Some of that was probably done through attrition. Assuming AT&T postpaid quarterly churn rates apply equally to its smartphone customers, it had lost about 4% or 5% of those customers to other carriers. That’s about 1 million to 1.2 million customers that were replaced by new subscribers who had no choice but to sign up for a metered data plan. That leaves us with a little less than 4 million subscribers, about 17%, who have chosen to discard their unlimited privileges in favor of a cheaper, although, restricted data plan.

Four million isn’t a bad number, but it hardly signals a mass exodus from unlimited to usage-based pricing models. Though only a small percentage of customers actually go over the 2 GB limit before paying additional tonnage, the majority of subscribers still seem to like the safety net of having a no-restrictions plan in place. The allure of “unlimited” is still strong, though it has ceased to be financially practical for the majority of subscribers. And that’s probably why AT&T is choosing to throttle the top 5% of its users by data volume rather than throttle after a pre-determined cap like some of its competitors (such as its acquisition target, T-Mobile).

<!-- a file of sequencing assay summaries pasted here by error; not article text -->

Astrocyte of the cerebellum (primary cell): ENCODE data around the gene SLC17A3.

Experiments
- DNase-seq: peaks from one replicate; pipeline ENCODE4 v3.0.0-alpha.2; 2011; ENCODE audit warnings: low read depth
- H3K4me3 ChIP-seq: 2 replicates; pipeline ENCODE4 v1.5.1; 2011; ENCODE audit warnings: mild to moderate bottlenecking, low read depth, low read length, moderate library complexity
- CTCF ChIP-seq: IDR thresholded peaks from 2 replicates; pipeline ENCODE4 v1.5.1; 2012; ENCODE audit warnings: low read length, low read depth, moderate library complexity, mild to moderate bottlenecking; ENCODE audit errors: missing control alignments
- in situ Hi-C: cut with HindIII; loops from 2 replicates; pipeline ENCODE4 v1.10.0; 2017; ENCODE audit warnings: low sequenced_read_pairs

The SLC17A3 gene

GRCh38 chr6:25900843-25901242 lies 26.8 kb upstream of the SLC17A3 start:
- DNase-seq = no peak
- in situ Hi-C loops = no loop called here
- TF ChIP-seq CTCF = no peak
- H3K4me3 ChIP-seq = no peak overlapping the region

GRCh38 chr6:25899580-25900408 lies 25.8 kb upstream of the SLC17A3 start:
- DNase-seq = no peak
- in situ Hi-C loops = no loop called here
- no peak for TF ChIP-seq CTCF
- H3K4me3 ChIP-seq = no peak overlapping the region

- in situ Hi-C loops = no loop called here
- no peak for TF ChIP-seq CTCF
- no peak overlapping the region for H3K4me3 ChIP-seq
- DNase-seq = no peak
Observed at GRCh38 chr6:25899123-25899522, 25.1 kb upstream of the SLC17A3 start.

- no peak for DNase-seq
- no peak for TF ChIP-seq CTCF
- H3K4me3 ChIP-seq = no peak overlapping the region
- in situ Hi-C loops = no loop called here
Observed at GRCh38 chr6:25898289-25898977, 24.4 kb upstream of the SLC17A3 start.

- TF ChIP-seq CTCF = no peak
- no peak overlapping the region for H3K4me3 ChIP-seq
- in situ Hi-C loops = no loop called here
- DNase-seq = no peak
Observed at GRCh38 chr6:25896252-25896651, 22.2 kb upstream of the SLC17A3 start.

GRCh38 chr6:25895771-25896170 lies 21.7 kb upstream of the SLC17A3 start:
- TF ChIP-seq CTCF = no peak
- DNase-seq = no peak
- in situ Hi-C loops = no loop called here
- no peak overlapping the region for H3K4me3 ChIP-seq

By defining a specific cap, AT&T would essentially be introducing another tier into its pricing plans, which would defeat the purpose of a supposedly unlimited plan. AT&T wants to keep that unlimited allure intact, while reserving the right to judge if that privilege is being abused. Think of it like an unlimited speed limit law: You can drive as fast as you want, but if a state trooper finds your speed to be reckless he can still ticket you. AT&T explained its policy further in a statement:

Typically what puts someone in the top 5 percent is streaming very large amounts of video and music daily over the wireless network, not Wi-Fi. Streaming video apps, remote web camera apps, sending large data files (like video) and some online gaming are examples of applications that can use data quickly. … The bottom line is our customers have options. They can choose to stay on their unlimited plans and use unlimited amounts of data, but may experience reduced speeds at some point if they are an extraordinarily heavy data user. If speed is more important, they may wish to switch to a tiered usage plan, where customers can pay for more data if they need it and will not see reduced speeds.